Reader Susan Blanchard writes:
I was disappointed that the editorial staff allowed gratuitous racism to appear in the guest column by Samuel H. Winstead (“An America overlooked,” The Herald-Sun, Sept. 3).
While it was nice to have a column that focused on the helpful things that people do for each other, all of the people who helped Mr. Winstead were identified by name except for the person in the Walmart parking lot who was referred to as “young Black lady.” Why was her race mentioned? It had nothing to do with the story – or did it?
Editor Mark Schultz responds: I stopped on that reference too, but left it in because it was a personal essay. Here is the excerpt with the sentence in question, followed by what some of you said yesterday on my Facebook page, where I posted a link and asked, “Is this racist?”:
“For years, I’ve been impressed with kind people who step aside and let this 92-year-old stagger through, people who open doors and let me pass in front of them. On a recent trip from Durham, I stopped at the Walmart in Roxboro. Not knowing where to find what I was looking for, Harold Whitlow guided me through the store and helped me find what I needed.
“During the process, I ended up in a part of the store unfamiliar to me. When I stepped outside, nothing looked familiar, not even my pickup truck. Gazing around, I noticed a young Black lady with her eyes on me. Finally, she asked, “Have you lost your vehicle?”
“I replied, “I surely have,” and she said, “Be calm, we’ll find it.’”
(Read the full essay here: http://www.heraldsun.com/opinion/article170345697.html#storylink=cpy)
Dee McDougal: No. Why would it be? The person who helped the writer was an African-American woman, and he decided to describe her as a black lady. No problem there. But, ugh. People should focus their attention on things that matter. This doesn’t.
Liz Paley: News media normalize whiteness. Why not just write “I noticed a young lady with her eyes on me”? Had the author not mentioned that the nameless “Black lady” was “Black,” the assumption would be that she’s white. I’m assuming, of course; maybe the other folks named in the article are of assorted races that the author never mentioned because he knew everyone’s name. But news stories often say things like “the suspect is in his mid-to-late 30s” when the suspect is white, and “the suspect is a [insert race here] male in his mid-to-late 30s” when the suspect is anything but white.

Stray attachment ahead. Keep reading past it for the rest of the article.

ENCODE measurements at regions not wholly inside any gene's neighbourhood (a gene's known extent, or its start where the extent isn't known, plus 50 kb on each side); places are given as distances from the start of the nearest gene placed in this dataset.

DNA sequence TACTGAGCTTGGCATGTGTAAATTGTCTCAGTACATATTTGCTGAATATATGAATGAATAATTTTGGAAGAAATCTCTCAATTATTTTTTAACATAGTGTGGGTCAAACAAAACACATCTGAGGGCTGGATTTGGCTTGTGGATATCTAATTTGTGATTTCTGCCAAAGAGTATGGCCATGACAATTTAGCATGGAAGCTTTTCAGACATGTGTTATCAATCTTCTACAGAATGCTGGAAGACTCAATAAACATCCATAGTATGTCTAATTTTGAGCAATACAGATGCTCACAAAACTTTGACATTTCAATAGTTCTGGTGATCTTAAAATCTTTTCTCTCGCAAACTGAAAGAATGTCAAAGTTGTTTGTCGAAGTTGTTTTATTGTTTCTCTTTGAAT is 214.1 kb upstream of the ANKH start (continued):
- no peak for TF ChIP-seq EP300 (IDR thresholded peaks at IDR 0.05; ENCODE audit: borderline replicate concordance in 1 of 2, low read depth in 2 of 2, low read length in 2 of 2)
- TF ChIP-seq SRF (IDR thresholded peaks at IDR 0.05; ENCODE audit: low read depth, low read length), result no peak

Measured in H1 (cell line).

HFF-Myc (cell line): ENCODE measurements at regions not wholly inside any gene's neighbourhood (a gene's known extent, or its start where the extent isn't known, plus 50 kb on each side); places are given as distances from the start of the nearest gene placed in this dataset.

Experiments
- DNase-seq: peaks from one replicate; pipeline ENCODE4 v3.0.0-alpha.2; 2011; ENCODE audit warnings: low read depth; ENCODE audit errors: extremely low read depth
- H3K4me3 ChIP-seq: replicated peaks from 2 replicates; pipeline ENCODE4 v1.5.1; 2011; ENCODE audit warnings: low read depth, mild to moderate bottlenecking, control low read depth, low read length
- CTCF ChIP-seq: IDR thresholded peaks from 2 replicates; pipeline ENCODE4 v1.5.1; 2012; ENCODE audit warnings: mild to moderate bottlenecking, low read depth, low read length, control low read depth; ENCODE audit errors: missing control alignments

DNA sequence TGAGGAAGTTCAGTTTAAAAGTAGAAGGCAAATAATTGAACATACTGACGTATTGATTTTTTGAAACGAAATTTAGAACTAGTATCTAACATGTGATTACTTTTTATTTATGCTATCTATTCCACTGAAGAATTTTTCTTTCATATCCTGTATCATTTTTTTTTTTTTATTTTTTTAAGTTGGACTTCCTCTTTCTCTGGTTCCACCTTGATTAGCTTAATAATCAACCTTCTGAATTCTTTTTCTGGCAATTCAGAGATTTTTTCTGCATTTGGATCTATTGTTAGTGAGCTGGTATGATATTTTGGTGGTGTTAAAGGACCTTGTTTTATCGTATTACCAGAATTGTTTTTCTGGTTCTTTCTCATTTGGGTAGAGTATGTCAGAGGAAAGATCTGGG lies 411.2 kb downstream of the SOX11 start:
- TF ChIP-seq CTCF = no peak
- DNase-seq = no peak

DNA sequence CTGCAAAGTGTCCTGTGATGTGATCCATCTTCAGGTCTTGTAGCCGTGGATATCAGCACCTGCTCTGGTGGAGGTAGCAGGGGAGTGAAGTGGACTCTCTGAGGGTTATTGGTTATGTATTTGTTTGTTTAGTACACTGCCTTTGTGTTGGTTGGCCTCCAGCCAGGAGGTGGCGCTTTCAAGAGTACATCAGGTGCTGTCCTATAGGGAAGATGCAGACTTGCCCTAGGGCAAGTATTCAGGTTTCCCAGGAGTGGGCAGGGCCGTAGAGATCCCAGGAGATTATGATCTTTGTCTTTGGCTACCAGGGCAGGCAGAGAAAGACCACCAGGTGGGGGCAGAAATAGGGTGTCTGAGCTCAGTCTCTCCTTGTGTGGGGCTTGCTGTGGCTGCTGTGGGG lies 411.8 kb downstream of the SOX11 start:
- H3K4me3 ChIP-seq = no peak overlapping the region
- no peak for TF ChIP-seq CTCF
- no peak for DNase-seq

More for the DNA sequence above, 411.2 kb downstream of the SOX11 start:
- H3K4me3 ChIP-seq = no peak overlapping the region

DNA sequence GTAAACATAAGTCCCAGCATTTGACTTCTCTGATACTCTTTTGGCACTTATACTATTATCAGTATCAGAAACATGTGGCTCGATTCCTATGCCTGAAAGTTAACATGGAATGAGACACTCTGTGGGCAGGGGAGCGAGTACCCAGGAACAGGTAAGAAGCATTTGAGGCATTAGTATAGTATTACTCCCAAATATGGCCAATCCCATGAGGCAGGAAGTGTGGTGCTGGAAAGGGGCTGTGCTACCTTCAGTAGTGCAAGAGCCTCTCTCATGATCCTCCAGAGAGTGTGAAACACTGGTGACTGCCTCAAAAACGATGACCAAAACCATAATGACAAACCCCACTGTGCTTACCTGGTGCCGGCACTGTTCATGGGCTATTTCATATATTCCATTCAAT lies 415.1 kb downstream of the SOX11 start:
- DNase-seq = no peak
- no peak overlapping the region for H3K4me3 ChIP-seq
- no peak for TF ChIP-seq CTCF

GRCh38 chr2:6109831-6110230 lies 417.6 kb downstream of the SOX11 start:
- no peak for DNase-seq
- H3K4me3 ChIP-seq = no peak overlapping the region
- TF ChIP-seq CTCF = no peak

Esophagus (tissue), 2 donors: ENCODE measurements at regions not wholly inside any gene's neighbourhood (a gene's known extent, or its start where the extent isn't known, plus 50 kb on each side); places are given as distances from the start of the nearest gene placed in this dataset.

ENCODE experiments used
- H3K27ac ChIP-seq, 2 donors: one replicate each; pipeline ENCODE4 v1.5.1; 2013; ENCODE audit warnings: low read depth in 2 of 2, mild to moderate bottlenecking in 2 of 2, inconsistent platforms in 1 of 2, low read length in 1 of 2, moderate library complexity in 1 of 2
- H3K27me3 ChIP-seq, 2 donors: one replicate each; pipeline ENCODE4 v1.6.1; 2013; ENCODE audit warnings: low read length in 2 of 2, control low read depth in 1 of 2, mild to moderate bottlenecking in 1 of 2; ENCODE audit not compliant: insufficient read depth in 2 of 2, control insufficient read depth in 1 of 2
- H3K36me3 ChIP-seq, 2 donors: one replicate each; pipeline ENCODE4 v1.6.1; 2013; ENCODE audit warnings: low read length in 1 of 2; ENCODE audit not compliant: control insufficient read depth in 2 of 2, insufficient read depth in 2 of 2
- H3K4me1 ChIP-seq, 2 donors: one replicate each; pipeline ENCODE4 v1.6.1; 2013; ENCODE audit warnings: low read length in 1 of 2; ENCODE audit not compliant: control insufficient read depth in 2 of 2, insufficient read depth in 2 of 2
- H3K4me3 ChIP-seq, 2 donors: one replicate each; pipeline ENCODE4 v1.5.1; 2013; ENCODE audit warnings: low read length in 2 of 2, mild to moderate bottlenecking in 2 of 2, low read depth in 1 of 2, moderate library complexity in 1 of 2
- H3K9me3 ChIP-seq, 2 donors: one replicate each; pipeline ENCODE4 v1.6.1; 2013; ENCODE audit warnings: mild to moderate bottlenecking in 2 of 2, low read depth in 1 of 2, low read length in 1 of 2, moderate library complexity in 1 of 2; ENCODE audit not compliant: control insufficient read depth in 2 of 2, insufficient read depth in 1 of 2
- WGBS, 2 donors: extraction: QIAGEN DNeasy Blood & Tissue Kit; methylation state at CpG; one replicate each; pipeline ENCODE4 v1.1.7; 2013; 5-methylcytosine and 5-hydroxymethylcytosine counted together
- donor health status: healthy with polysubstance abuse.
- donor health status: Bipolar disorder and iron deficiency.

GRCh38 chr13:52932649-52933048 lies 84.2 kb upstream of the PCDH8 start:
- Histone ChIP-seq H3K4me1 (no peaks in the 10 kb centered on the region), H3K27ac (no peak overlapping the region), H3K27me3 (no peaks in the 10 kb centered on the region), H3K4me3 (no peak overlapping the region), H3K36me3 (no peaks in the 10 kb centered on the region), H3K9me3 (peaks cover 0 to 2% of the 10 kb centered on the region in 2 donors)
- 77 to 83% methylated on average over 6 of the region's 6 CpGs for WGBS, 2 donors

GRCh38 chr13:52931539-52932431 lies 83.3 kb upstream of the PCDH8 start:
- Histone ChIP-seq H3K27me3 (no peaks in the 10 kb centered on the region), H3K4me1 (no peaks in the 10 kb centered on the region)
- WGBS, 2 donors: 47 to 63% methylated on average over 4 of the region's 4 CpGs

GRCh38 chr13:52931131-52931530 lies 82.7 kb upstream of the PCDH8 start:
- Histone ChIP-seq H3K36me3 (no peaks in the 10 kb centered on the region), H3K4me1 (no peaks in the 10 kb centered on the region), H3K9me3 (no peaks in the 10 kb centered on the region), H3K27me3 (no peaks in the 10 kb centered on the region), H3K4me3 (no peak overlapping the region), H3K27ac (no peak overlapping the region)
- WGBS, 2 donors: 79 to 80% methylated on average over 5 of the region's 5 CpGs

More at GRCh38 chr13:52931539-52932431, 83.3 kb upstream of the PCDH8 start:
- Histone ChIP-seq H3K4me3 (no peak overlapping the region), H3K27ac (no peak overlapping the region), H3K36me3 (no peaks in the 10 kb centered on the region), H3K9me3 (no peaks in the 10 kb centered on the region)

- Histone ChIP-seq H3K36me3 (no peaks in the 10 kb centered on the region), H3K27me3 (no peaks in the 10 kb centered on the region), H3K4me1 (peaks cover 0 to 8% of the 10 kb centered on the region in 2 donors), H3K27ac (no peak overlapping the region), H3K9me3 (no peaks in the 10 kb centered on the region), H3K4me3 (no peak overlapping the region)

Rachel Adams: When my family talk about each other and our families, we use the terms black and white (we have a family of both races). We don’t go around saying Caucasian and African American. It’s actually a point of humor between us. It’s something that, if I were speaking academically or to a group of people gathered or in some official capacity, I would probably use the term African American or Person of Color, but this is written as a personal story told from this person’s specific perspective. I don’t see that as racist or at least not badly intentioned.
Juan Bellamy: OK, so what’s the problem here? The fact the the author called the woman a black lady, really people, that’s not racist. Trust me I would rather be called black than African American. I hate the word African when it comes to describing me personally. I’m a black American. I haven’t lost a damn thing in Africa.
Karen Jones Perron: Liz Paley expressed the perspective of those who are frustrated by someone NOT saying “white lady” but “ lady,” then identifying someone else as “black lady,” instead of just “lady.”News reports of suspects are often most upsetting to some of my black friends for this reason. BUT many in the black community seem to shrug it off, as unintended. And no, I don’t think it qualifies as “racist.” Juan Bellamy expresses his own very different view. It’s a new day. We are ALL learning, and “vocabulary” is often the trigger we need to sort out.
Nia Wilson: I actually agree with that analysis. I also think we should be more honest and transparent about how we describe each other on the average day. As a Black woman, discribing someone I don’t know, I may say that white dude over there, or the brother (referencing a black man) over there. Despite what some people may want, we use skin color to describe and relate to people. If we use it to manipulate opinions (like the media often does to measure threat levels) that is a different conversation. Context does matter. As do questions and conversations like this.
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